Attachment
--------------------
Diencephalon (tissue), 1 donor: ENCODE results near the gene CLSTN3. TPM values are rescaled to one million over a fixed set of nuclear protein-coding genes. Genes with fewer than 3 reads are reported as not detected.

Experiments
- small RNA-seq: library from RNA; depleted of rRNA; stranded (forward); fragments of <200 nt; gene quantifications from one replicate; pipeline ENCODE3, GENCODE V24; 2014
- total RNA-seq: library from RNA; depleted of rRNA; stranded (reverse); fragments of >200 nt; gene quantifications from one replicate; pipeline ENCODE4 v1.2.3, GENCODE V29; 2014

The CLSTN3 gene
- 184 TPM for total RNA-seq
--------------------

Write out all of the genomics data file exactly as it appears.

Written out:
Diencephalon (tissue), 1 donor: ENCODE results near the gene CLSTN3. TPM values are rescaled to one million over a fixed set of nuclear protein-coding genes. Genes with fewer than 3 reads are reported as not detected.

Experiments
- small RNA-seq: library from RNA; depleted of rRNA; stranded (forward); fragments of <200 nt; gene quantifications from one replicate; pipeline ENCODE3, GENCODE V24; 2014
- total RNA-seq: library from RNA; depleted of rRNA; stranded (reverse); fragments of >200 nt; gene quantifications from one replicate; pipeline ENCODE4 v1.2.3, GENCODE V29; 2014

The CLSTN3 gene
- 184 TPM for total RNA-seq